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Long read: The beauty and drama of video games and their clouds

"It's a little bit hard to work out without knowing the altitude of that dragon..."

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AMD's 760 chipset

It hasn't been long since the last motherboard chipset release from VIA in the shape of the KT133, but now AMD have their own answer, and it's quite revolutionary to boot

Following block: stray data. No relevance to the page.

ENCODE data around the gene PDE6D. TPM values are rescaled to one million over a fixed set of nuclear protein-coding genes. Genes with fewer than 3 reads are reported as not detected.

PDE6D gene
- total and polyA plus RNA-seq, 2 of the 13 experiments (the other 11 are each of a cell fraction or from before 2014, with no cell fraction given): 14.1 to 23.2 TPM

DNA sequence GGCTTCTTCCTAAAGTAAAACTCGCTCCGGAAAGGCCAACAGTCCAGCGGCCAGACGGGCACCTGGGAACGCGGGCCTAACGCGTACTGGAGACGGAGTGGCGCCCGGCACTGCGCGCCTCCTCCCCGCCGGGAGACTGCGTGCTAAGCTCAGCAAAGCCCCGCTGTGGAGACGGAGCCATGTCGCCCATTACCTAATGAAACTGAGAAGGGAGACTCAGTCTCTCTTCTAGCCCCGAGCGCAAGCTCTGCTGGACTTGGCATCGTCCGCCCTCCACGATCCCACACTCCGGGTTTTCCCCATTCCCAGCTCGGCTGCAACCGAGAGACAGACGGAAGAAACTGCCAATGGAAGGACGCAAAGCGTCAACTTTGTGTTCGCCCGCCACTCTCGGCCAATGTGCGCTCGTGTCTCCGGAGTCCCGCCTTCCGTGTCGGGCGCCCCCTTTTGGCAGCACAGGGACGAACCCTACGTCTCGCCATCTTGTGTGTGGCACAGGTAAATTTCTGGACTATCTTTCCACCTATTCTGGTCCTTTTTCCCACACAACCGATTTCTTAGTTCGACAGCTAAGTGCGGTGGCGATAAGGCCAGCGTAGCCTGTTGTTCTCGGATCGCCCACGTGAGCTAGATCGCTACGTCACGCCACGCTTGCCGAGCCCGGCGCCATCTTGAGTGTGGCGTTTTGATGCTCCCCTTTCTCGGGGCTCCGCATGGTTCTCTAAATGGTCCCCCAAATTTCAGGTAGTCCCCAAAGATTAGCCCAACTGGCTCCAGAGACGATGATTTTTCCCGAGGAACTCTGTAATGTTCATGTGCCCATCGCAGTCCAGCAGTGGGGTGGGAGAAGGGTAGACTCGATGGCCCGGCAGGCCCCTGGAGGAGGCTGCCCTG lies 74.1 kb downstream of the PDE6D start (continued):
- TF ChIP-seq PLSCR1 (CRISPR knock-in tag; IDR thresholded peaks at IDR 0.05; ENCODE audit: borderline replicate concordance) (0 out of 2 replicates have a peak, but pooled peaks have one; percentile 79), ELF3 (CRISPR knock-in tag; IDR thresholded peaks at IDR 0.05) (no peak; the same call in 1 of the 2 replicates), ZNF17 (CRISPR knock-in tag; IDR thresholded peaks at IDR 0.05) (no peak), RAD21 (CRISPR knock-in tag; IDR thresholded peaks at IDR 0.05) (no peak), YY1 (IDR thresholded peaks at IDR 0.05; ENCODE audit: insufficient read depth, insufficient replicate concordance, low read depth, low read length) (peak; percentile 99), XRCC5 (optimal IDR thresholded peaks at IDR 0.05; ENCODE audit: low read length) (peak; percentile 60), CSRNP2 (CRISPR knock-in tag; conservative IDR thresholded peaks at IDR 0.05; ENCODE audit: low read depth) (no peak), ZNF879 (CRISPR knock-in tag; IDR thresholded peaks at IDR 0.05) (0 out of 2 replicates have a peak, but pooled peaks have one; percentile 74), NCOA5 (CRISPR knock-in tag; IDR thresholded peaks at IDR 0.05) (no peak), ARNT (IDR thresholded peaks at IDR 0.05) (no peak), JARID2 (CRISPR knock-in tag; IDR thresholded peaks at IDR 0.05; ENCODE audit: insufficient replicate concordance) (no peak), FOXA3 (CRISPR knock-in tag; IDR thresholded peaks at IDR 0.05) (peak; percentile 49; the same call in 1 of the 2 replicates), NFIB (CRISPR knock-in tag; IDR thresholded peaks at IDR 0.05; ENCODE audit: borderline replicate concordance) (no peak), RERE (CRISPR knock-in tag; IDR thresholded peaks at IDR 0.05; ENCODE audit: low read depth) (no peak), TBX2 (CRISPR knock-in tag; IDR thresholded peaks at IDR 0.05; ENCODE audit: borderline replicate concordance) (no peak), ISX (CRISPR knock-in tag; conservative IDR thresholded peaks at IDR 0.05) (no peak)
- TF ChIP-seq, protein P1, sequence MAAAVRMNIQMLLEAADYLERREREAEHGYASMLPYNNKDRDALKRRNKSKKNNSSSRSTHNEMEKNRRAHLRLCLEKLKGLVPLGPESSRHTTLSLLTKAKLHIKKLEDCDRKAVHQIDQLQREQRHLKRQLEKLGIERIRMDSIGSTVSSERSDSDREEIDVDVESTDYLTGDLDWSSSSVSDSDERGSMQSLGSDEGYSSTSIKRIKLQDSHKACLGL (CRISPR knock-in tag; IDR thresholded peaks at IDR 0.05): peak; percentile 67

We all recognize "DDR" as "Double Data Rate". It's an abbrieviation that was batted around with gay abandon quite a lot in the months preceeding the release of NVIDIA's GeForce DDR last year, and now it's the sort of phrase that even Joe Public picks up on. At least, that's what AMD are hoping, as with their new 760 motherboard chipset, they're taking the emphasis away from the processing and steadying its targets on memory performance, by introducing support for DDR RAM, in other words, memory capable of bus speeds of up to 266MHz. The two types of memory supported are PC1600 and PC2100, although obviously this value refers to peak bandwidth rather than clock speed. Essentially it's 100MHz and 133MHz memory, the first capable of 1600Mb/s and the second 2100Mb/s. Because AMD's chipset is capable of sending data on the rising and falling edge of the clock signal, it runs at 200MHz and 266MHz. Be aware though that only the very, very latest Athlons (AMD will be releasing newer versions of its TBird processors to support the change) support the 266MHz bus. Thankfully the 760 chipset also supports 200MHz for older TBirds. Other features that the 760 chipset boasts include capacity for up to 4Gb of memory. While absurd for most desktops, when the SMP (Symmetric Multi-Processing, in other words multiple CPUs) becomes available on the 760 chipset with later boards, it will become viable for server systems and this 4Gb capacity will become very important. Elsewhere, there's native support for 4x AGP, which affords ludicrous bandwidth to the graphics card sitting in the AGP slot, as well as ATA-100 hard-disk support, which bring it into line with the latest from rival chipset makers Intel and VIA. So where does that leave the 760? As the most advanced home PC platform currently available, we'd say. But just how much of a performance benefit does this DDR memory support offer? Looking at the results The Tech Report are pulling, it can safely be said quite a bit. Even games like Quake 3 are benefiting from the extra data throughput. Their conclusion? The 760 when coupled with PC2100 DDR RAM and a 1.2GHz Athlon will be a definite challenger to Intel's P4 1.5GHz. With a 1.33GHz chip in the offing and other increases proposed, Intel will have a difficult time of it this Christmas. We'll attempt to bring you a 760 board analysis of our own as soon as they become widely available. You can read AMD's official press release on the topic here.